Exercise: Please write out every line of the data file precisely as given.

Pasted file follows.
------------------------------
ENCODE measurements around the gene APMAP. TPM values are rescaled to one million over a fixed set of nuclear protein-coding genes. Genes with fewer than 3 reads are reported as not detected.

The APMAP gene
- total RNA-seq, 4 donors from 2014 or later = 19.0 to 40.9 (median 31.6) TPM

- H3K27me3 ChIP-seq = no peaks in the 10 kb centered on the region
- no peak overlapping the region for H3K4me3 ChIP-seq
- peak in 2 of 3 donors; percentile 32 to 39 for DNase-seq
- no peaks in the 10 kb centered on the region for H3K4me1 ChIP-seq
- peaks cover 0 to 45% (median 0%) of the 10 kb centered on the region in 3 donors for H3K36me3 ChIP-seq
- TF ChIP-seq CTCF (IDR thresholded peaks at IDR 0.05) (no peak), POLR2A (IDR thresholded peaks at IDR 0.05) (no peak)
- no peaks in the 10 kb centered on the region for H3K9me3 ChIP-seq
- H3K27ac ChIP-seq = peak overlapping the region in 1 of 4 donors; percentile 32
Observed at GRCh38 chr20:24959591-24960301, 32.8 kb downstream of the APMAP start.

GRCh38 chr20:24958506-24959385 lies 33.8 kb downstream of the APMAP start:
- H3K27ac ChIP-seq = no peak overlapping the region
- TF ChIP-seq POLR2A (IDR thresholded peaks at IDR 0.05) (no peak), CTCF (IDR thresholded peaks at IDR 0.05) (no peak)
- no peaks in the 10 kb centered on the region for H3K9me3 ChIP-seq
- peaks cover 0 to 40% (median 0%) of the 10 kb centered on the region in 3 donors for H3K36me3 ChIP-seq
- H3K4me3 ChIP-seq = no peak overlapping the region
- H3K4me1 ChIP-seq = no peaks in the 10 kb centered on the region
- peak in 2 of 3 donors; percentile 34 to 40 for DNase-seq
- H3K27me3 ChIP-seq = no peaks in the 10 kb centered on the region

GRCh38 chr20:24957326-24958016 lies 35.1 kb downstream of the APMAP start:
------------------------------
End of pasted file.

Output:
ENCODE measurements around the gene APMAP. TPM values are rescaled to one million over a fixed set of nuclear protein-coding genes. Genes with fewer than 3 reads are reported as not detected.

The APMAP gene
- total RNA-seq, 4 donors from 2014 or later = 19.0 to 40.9 (median 31.6) TPM

- H3K27me3 ChIP-seq = no peaks in the 10 kb centered on the region
- no peak overlapping the region for H3K4me3 ChIP-seq
- peak in 2 of 3 donors; percentile 32 to 39 for DNase-seq
- no peaks in the 10 kb centered on the region for H3K4me1 ChIP-seq
- peaks cover 0 to 45% (median 0%) of the 10 kb centered on the region in 3 donors for H3K36me3 ChIP-seq
- TF ChIP-seq CTCF (IDR thresholded peaks at IDR 0.05) (no peak), POLR2A (IDR thresholded peaks at IDR 0.05) (no peak)
- no peaks in the 10 kb centered on the region for H3K9me3 ChIP-seq
- H3K27ac ChIP-seq = peak overlapping the region in 1 of 4 donors; percentile 32
Observed at GRCh38 chr20:24959591-24960301, 32.8 kb downstream of the APMAP start.

GRCh38 chr20:24958506-24959385 lies 33.8 kb downstream of the APMAP start:
- H3K27ac ChIP-seq = no peak overlapping the region
- TF ChIP-seq POLR2A (IDR thresholded peaks at IDR 0.05) (no peak), CTCF (IDR thresholded peaks at IDR 0.05) (no peak)
- no peaks in the 10 kb centered on the region for H3K9me3 ChIP-seq
- peaks cover 0 to 40% (median 0%) of the 10 kb centered on the region in 3 donors for H3K36me3 ChIP-seq
- H3K4me3 ChIP-seq = no peak overlapping the region
- H3K4me1 ChIP-seq = no peaks in the 10 kb centered on the region
- peak in 2 of 3 donors; percentile 34 to 40 for DNase-seq
- H3K27me3 ChIP-seq = no peaks in the 10 kb centered on the region

GRCh38 chr20:24957326-24958016 lies 35.1 kb downstream of the APMAP start: